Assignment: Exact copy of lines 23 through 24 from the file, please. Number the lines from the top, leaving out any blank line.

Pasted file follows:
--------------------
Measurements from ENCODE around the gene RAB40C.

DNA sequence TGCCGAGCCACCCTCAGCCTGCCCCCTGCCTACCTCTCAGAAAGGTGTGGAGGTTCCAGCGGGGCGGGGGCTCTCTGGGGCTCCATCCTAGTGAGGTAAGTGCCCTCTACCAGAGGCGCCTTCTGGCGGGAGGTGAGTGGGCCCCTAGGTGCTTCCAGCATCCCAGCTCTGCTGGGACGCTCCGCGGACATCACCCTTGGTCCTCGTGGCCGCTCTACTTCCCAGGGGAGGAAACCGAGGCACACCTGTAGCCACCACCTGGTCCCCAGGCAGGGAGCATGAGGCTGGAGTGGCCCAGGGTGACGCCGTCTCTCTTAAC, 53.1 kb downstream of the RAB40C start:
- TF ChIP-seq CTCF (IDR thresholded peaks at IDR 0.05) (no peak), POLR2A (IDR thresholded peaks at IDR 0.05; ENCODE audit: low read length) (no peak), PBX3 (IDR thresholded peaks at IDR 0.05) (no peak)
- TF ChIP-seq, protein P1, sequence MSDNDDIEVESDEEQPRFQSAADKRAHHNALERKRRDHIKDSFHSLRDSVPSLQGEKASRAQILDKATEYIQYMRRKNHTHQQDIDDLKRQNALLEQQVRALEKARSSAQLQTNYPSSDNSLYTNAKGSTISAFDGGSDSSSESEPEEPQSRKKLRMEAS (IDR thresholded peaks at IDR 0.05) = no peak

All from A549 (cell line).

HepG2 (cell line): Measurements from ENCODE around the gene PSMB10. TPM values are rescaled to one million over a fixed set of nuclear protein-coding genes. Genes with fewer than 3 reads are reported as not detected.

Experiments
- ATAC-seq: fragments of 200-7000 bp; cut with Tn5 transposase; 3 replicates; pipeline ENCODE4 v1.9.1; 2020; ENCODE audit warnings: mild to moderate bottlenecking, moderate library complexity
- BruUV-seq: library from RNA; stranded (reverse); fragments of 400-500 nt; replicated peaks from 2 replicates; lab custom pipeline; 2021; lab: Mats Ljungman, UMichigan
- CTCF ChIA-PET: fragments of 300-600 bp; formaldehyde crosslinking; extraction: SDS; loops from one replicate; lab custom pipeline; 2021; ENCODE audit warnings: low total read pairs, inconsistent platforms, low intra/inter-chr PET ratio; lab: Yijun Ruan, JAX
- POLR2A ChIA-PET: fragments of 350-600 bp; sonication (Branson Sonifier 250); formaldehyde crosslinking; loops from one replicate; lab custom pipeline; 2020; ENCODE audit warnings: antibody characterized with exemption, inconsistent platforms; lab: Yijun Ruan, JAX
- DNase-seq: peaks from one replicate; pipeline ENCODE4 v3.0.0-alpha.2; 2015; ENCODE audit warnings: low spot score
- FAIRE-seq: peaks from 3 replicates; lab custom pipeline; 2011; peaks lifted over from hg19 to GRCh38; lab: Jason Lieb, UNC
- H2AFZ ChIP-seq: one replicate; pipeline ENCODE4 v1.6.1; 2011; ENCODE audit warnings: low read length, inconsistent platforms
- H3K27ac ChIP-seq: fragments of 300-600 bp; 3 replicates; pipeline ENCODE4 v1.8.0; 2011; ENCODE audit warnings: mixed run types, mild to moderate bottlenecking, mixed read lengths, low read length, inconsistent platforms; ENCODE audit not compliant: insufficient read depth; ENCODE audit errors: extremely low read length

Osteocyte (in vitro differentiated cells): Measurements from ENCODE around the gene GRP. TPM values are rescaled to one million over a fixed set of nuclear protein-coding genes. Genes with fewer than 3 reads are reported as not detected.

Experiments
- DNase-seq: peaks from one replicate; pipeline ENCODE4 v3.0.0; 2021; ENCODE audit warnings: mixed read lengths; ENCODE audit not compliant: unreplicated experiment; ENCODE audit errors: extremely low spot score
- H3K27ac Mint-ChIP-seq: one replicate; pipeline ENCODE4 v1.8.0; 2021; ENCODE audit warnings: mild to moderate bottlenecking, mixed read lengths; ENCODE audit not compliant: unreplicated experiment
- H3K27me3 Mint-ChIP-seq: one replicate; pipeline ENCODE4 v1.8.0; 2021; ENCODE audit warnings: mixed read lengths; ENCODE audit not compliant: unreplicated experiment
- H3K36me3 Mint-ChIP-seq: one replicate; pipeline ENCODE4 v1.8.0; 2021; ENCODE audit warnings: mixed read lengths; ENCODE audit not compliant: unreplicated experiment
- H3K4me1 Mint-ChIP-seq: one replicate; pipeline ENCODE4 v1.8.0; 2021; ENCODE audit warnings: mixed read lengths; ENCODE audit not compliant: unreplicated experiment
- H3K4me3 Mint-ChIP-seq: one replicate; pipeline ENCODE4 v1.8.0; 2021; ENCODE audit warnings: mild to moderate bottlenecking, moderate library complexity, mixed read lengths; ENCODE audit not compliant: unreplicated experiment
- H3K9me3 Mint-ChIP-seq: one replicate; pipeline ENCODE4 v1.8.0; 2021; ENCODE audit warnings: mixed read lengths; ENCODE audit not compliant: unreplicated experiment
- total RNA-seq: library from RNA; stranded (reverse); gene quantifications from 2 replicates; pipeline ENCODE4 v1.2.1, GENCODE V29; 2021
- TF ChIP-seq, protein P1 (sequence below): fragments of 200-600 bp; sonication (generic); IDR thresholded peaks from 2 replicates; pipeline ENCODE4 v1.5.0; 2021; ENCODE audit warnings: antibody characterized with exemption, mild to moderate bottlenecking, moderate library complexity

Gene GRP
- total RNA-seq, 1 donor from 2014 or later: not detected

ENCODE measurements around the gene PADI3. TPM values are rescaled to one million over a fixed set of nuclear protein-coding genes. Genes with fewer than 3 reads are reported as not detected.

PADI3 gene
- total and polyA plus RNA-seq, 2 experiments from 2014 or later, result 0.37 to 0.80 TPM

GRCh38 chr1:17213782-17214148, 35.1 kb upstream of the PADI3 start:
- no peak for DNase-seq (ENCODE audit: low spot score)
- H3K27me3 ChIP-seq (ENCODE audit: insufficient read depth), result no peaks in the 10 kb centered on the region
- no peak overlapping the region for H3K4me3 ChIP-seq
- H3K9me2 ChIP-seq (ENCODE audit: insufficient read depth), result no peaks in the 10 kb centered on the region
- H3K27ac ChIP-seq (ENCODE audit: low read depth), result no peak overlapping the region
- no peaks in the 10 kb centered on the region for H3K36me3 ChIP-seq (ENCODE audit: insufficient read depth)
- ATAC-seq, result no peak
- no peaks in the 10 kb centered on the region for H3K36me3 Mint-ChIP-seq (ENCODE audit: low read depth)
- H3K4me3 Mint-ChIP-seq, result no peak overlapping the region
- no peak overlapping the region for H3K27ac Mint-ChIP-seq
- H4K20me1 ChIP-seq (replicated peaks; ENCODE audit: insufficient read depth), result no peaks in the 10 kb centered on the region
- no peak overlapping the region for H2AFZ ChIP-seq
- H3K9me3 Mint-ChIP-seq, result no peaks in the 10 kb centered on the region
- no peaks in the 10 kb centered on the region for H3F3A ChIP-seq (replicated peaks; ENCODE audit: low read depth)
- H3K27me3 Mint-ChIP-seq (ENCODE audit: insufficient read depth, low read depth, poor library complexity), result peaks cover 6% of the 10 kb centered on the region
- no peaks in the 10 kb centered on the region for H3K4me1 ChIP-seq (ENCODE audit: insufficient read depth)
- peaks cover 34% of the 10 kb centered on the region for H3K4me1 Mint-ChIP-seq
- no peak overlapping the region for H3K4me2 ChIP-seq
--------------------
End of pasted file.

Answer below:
- H3K4me3 Mint-ChIP-seq: one replicate; pipeline ENCODE4 v1.8.0; 2021; ENCODE audit warnings: mild to moderate bottlenecking, moderate library complexity, mixed read lengths; ENCODE audit not compliant: unreplicated experiment
- H3K9me3 Mint-ChIP-seq: one replicate; pipeline ENCODE4 v1.8.0; 2021; ENCODE audit warnings: mixed read lengths; ENCODE audit not compliant: unreplicated experiment